Rabbi Jeffrey Kamins sermon - Yom Kippur 5779
Rabbi Jeffrey Kamins sermon - Yom Kippur 5779
The people of the book love a good story. Perhaps some of us remember the one about the Emperor’s new clothes, not from our tradition, but it’s still a good yarn. Hans Christian Anderson's tale involves a vain king preoccupied with his appearance and his wardrobe. A pair of swindlers take advantage of this by pretending to be able to weave the finest cloth, which couldn't be seen by people who were either unfit for office or were particularly stupid. The king decides to have a suit of clothes made from the fabric in order to test which of his courtiers was unfit for office. As he does not want to appear stupid or unfit for rule himself, the king pretends to be able to see the new clothes, as do all of his courtiers. He parades the 'new clothes' through the streets and the onlookers, also not wishing to appear stupid, all admire them. A small child, who doesn’t understand the apparent necessity for pretence, pipes up 'The Emperor has no clothes!' The bubble of pretence bursts and soon all the onlookers repeat what the child has said, whilst the king continues the procession, attempting to maintain his dignity by pretending that nothing had happened.
Since then the phrase “the Emperor’s new clothes” has become a standard metaphor for anything that smacks of pretentiousness, pomposity, social hypocrisy, collective denial or any fictional item that people have been induced into believing as real. Now there is nothing wrong with make believe – in reality the world in which we believe is the world we make. In fact our story telling capacity is what makes our species unique. In his book of popular science, Sapiens, Dr Yuval Noah Harari of the Hebrew University in Jerusalem, writes, “This ability to speak about fictions is the most unique feature of Sapiens language.” Moreover, “fiction has enabled us not merely to imagine things, but to do so collectively…. Sapiens can cooperate in extremely flexible ways with countless numbers of strangers.” (Sapiens p. 27). The stories that we tell, the meanings we derive from them, construct the world in which inhabit. It does not matter one whit that the stories we tell are make believe. What matters is that we take responsibility for the stories we tell, for the world in which we live derives from that which we believe. What matters is the stories we tell and why we tell them.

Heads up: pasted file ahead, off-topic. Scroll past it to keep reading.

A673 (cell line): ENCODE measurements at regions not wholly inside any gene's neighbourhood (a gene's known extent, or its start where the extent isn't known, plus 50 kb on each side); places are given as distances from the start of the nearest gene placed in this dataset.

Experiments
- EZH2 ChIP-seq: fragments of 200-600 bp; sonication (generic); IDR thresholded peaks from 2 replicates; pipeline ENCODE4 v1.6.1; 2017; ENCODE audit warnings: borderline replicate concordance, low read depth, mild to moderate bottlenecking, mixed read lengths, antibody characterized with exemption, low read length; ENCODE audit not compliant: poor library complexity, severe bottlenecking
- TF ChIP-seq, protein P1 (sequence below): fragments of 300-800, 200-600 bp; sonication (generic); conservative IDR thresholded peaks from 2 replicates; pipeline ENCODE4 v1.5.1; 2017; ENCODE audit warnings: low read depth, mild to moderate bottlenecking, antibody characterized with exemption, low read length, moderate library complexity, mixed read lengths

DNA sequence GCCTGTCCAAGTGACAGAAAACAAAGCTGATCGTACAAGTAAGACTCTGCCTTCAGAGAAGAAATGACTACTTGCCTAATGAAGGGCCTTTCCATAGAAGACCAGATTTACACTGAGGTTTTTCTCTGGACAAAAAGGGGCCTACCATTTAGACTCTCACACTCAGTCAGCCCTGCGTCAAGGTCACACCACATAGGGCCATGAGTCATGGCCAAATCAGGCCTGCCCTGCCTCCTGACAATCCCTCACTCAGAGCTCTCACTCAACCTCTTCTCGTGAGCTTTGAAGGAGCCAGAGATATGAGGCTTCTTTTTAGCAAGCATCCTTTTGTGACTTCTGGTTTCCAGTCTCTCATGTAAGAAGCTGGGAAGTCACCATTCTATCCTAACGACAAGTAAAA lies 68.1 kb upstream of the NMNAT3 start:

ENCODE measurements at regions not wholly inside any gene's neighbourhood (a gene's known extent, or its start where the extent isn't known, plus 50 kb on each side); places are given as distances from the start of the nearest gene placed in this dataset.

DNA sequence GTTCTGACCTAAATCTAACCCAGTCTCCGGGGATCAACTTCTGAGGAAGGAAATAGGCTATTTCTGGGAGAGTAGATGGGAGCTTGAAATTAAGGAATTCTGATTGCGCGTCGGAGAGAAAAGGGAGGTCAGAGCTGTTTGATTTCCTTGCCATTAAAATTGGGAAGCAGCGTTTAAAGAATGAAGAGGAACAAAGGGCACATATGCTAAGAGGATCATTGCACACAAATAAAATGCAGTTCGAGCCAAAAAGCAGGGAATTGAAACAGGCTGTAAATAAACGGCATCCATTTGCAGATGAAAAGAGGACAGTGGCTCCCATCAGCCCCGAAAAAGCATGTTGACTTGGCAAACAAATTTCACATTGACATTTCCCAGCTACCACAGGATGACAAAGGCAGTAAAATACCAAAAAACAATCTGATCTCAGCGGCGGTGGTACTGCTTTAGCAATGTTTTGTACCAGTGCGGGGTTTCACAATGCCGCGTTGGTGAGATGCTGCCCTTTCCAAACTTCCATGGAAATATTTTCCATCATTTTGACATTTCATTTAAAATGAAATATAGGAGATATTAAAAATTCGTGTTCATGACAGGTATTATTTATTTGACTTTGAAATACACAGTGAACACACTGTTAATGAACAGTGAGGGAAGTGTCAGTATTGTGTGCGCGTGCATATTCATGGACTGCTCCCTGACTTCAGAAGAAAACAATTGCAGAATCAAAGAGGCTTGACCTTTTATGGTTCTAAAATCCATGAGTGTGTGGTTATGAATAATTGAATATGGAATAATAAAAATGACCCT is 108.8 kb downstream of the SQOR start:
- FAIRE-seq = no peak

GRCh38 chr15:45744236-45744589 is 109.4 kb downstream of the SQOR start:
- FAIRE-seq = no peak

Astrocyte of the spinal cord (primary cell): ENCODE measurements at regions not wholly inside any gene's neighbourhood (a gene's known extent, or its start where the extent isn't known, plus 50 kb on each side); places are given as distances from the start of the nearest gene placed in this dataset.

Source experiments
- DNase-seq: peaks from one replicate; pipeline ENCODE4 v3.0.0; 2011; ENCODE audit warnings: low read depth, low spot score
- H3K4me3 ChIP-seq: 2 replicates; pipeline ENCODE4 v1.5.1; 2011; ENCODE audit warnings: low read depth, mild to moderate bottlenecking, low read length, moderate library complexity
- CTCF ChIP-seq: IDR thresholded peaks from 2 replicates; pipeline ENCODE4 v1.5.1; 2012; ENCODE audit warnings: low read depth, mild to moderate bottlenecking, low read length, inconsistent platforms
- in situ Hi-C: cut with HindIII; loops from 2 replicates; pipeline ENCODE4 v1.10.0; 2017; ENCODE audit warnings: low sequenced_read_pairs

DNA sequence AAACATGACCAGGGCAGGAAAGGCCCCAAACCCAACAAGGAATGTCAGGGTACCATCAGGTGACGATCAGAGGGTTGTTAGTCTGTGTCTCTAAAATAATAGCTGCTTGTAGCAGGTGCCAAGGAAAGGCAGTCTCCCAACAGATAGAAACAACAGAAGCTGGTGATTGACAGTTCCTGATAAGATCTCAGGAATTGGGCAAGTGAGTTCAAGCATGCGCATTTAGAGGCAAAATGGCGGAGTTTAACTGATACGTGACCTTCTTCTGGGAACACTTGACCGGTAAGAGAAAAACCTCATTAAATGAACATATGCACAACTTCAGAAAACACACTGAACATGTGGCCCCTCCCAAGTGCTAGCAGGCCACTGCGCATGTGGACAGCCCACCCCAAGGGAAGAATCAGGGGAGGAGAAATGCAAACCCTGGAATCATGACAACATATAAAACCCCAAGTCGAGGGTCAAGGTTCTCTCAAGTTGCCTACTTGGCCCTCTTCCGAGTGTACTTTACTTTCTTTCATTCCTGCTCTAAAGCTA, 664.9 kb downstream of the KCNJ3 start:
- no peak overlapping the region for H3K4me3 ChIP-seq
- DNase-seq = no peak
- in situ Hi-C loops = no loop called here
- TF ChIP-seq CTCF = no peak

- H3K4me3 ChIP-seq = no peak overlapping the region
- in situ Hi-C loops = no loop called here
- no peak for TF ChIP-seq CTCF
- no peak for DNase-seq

The “Emperor’s new clothes” reminds us that we have told certain stories for thousands of years that we pretend are not make believe, and then we give them the status of “absolute truth” because they are in a book that we call the Koran, or the Christian Bible, and even in our Torah. The insistence that Scripture has been given literally by God is a classic – and dangerous – case of “The Emperors New Clothes”, simply because it has us rely on stories woven by ancestors in their time to determine how we should live in our lives now. These are stories that we say are factually true because of when and where they were written; they are fictional items that people have been induced into believing as real. This is a classic act of collective denial.
Now there are some things in this world that are factually true whether we believe them or not – those are the objective realities of the natural world of which we are all part. You may not believe in gravity, yet it holds you in place right now. You may not believe in radioactivity, but overexposure to it will kill you. One of the most important lessons for humans to learn is the way that science – physics, chemistry and biology – establishes the parameters for the universe in which we exist. It is essential if we are truly to be homo sapiens, the wise humans, we understand the difference between facts based in evidence and the fictions we tell. How we shape our world will be a product of our imagination, of our make believe.
We believe the world was created in seven days, and then make the most wonderful day of its celebration – the week, culminating with the Shabbat, a time to stop and refrain from work, a time to enjoy family, friends, nature, food, rest and love.
We believe that God stands in judgement over us determining who shall live and who shall die, and we make these amazing ten days in which we reflect on the meaning of our lives and our relationships, doing our best to bring healing in our world.
Unfortunately, because of our beliefs, we have also made a world that needs so much healing, of extreme cruelty for different members of society, for different people on earth, for different animals than us.
We believed that sex between two men was unnatural and an affront to God, a toevah, and we made a world in homosexuals have been persecuted, beaten, murdered and executed. Then we realised that these men were our brothers, our children, our friends and our colleagues. The world we imagined had begun to shift, and now in this last year, same sex marriages have been validated by our society and polity, and we have been fortunate to officiate at the this synagogue Australia’s first same sex religious marriages under the legislation. Our cultures are our creations, our stories, our responsibilities.
We believed that certain people are in God’s favour and others are not, because of their gender, the colour their skin, their beliefs and we made a fear based world that has dire consequences for those out of favour – whether warred against, enslaved or simply discriminated against. We know how we Jews have suffered as a people for thousands of years because of these kinds of beliefs, and we continue to do so. The First Nations of this land suffered because of those kinds of beliefs. Sadly, there are Palestinians who suffer from that minority of Jews who believe God has given us the land and others should not have equal rights there. But it’s all just a story, and it’s up to us how to tell it and live it.